12 Days of Anime X-Mas Shit – Day 3 – GO TEAM VENTURE!

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Dec 232012
 

I’m cheating. Again. Warned you about that already. The Venture Bros ain’t Japanese, but it is animated. Hell, it’s the best damn thing going at the moment. Better than any anime. Better than any movie or band or whatever. It’s fucking awesome and you should be watching it.

But The Venture Bros is on my list for the final episode of this past season. While it isn’t nearly as awesome as Occult Academy’s ending, that’s only because this was merely a season finale rather than a series finale. But if it had been the series finale, I would have been perfectly fine with that.

And that’s why the final episode was so awesome. It managed to tie together so many loose ends (Brock and Molotov, OSI and Sphinx (SPHINX!), Dean and Triana (Love how their relationship actually gets worse), and a bunch of other things) all while leaving the door open for future seasons. While The Venture Bros is largely episodic, it has a way of looping back around on itself, addressing plot threads both big and small and wrapping up things. It’s rarely a pretty picture with a happy ending, mainly since the creators have said that the series’ main running theme is “failure,” but there’s always some form of resolution lurking around the corner for the series’ various threads.

Also, the whole “Rusty Venture” bit in the final episode is sheer genius. And Dean’s last “fuck you.” Yeah, those are the real reasons why this episode’s on this list.

And the way they used that Pulp song. Awesome.

Bride of the Son of the 12 Days – Day 3 – Tommy Gun

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Dec 232012
 

Peeps have talked about this scene in terms of its timing. Joesph Joestar guns down Straits with a tommy gun seemingly pulled from hammerspace. Roundabout starts playing right when Joseph steps on the frame of the broken window. Tears flow from Joseph’s eyes as he speaks of vengeance for Speedwagon’s perceived death. It’s good stuff man.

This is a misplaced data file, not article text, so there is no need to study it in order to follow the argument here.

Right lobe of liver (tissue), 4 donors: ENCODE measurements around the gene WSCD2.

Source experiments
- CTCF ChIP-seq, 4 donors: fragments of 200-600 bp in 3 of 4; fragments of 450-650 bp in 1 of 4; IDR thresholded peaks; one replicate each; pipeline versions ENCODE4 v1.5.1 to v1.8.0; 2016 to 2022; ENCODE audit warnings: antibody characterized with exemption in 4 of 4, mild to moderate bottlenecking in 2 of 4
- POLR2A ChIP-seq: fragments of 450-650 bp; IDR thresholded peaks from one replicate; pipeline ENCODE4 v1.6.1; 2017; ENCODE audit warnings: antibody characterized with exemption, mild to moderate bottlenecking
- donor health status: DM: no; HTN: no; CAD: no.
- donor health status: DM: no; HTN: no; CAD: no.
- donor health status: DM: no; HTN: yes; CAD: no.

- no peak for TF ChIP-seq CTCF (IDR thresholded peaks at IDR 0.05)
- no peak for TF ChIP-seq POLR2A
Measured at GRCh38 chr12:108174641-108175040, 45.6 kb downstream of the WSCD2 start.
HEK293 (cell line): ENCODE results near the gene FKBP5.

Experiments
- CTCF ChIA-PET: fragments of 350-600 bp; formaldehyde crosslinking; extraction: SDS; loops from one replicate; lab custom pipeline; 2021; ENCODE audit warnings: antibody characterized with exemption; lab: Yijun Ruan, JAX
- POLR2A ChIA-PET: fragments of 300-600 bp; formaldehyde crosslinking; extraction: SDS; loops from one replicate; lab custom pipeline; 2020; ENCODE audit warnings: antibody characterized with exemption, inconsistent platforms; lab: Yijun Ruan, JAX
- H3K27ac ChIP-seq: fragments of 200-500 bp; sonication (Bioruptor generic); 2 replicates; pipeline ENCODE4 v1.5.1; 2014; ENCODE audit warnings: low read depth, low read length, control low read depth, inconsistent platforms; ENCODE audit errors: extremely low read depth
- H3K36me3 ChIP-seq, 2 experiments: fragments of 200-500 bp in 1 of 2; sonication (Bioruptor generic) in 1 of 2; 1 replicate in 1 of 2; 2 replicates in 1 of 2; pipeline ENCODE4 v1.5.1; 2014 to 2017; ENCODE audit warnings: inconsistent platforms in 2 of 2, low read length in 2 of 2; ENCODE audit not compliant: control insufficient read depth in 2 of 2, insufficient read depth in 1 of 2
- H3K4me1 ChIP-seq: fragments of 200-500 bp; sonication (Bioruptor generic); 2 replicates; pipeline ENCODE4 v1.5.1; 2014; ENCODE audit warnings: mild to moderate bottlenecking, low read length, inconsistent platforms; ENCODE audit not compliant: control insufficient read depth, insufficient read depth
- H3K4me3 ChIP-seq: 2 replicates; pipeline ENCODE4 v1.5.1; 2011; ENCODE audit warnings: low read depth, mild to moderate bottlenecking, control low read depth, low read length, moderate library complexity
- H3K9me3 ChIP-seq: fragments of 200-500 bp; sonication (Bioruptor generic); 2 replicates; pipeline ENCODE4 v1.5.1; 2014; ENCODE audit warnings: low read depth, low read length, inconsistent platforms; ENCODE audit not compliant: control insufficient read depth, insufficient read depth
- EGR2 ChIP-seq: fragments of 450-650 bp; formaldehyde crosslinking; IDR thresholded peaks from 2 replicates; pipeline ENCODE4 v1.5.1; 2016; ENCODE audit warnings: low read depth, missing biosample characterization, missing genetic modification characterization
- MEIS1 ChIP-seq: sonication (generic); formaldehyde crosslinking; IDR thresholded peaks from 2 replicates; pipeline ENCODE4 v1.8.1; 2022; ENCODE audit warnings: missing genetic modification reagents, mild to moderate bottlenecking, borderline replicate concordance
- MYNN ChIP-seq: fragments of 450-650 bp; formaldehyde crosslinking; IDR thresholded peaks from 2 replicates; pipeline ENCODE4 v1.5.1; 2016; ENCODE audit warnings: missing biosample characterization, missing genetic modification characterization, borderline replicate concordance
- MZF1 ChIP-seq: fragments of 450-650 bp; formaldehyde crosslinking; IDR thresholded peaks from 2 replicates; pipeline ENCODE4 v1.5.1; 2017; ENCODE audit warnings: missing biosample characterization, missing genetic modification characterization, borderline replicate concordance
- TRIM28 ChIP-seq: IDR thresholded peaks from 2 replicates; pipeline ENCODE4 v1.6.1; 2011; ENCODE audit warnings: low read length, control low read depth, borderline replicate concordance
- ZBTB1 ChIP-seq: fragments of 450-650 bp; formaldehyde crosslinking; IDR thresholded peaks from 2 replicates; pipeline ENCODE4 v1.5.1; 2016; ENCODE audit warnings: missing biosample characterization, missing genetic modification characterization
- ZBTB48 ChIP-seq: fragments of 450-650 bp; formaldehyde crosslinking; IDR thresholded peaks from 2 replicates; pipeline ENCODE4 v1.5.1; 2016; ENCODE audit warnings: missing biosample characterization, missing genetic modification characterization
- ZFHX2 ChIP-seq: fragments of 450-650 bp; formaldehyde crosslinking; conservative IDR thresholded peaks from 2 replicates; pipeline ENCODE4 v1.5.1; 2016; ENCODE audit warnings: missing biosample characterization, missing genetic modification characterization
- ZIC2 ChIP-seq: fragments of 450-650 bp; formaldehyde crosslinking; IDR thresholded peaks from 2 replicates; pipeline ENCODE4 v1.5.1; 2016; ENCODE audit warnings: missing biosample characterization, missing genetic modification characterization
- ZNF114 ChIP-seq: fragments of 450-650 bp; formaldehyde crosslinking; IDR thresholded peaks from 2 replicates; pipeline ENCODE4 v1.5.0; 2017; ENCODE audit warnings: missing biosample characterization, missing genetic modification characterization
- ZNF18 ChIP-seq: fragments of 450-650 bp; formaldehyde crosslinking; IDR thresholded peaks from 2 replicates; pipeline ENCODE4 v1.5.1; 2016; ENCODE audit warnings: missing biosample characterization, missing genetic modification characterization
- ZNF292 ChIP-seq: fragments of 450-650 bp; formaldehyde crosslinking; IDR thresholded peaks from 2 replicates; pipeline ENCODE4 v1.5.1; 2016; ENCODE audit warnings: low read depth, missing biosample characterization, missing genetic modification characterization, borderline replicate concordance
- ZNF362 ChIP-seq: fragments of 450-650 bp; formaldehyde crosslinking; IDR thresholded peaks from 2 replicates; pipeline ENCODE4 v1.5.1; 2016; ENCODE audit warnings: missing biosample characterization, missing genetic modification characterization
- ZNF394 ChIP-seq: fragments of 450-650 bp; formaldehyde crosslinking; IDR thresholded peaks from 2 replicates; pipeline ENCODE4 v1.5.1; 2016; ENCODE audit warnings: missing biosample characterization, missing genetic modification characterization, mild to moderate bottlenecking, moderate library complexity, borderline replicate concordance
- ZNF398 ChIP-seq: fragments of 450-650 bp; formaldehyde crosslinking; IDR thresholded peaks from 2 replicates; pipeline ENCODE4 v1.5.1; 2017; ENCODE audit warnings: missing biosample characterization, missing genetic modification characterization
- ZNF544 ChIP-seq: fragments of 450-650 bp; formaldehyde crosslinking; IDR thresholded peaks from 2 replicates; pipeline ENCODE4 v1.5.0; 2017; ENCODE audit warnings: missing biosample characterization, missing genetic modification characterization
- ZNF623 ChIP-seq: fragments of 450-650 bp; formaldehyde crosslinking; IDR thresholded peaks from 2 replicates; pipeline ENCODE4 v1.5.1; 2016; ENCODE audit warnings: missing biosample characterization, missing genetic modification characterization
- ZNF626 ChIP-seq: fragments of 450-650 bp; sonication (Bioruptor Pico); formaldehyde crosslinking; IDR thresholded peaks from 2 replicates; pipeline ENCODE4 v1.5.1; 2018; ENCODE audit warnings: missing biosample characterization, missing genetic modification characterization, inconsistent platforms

But that isn’t why this scene’s on my list. What made me dig this scene was how it defined Joseph’s character in one succinct moment.

Joseph’s grandfather, Johnathan Joestar, was your classic gentleman ruffian. He enjoyed a good fight. He wasn’t above using violence when needed, but he wasn’t one to deceive his opponent. He might pull out a surprising move that his opponent doesn’t see coming, but that’s born out of quick thinking and tactics rather than fooling his opponent.

Joseph doesn’t give a fuck about that. He plays dumb when Straits appears, pretending to have no clue who’s summoning him into the street. And once Straits readies himself for a super powered fist fight– the sort of thing he’d expect from someone from the Joestar family– Joseph pulls out that Thompson and unloads the entire clip into Straits.

Joseph isn’t interested in the fight. All he wants is blood as payment for Speedwagon’s death, and he doesn’t care how he gets it. It’s the perfect way to demonstrate how Joseph is different from his grandfather. He’s no gentleman. He’s a man of his times– all gangsters and rampant crime and impending war.

Generic Cop Movie (That Just Happens to be Animated)

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Dec 232012
 

I don’t know, guys. Mad Bull 34 is cool and all, but it ain’t the over the top, ridiculous crazyfest I was led to believe. It looks like a generic cop movie from the late 80s went to the apartment of a cheap early 90s anime OVA, slept with it, pretended to pay the OVA for its services, stole its money, gave the money away to a battered OVA home, and then said OVA had a bastard baby and named it Sleepy.

This is pretty standard stuff, man.

This OVA series plays like a little history of cop movies from the 70s and 80s. The first episode is fairly low-key. Sleepy and Daizaburo go through the Lethal Weapon 1 motions– becoming partners, doing the unlikely buddies routine, and busting up some small-scale criminal dude whose motives were pretty forgettable. Toss in some anime-era-appropriate ultraviolence and some softcore porn shit and that’s all you get. Generic cop movie. Generic sex and violence. Mix it up. Bam! and stuff. It’s kinda like going back and watching some of those early 70s cop movies like Dirty Harry. A lot of those movies were pretty revolutionary at the time, but looking back they seem almost archaic at times. Still good stuff, but you see the more as building blocks rather than fully formed movies if you’re more familiar with modern fare.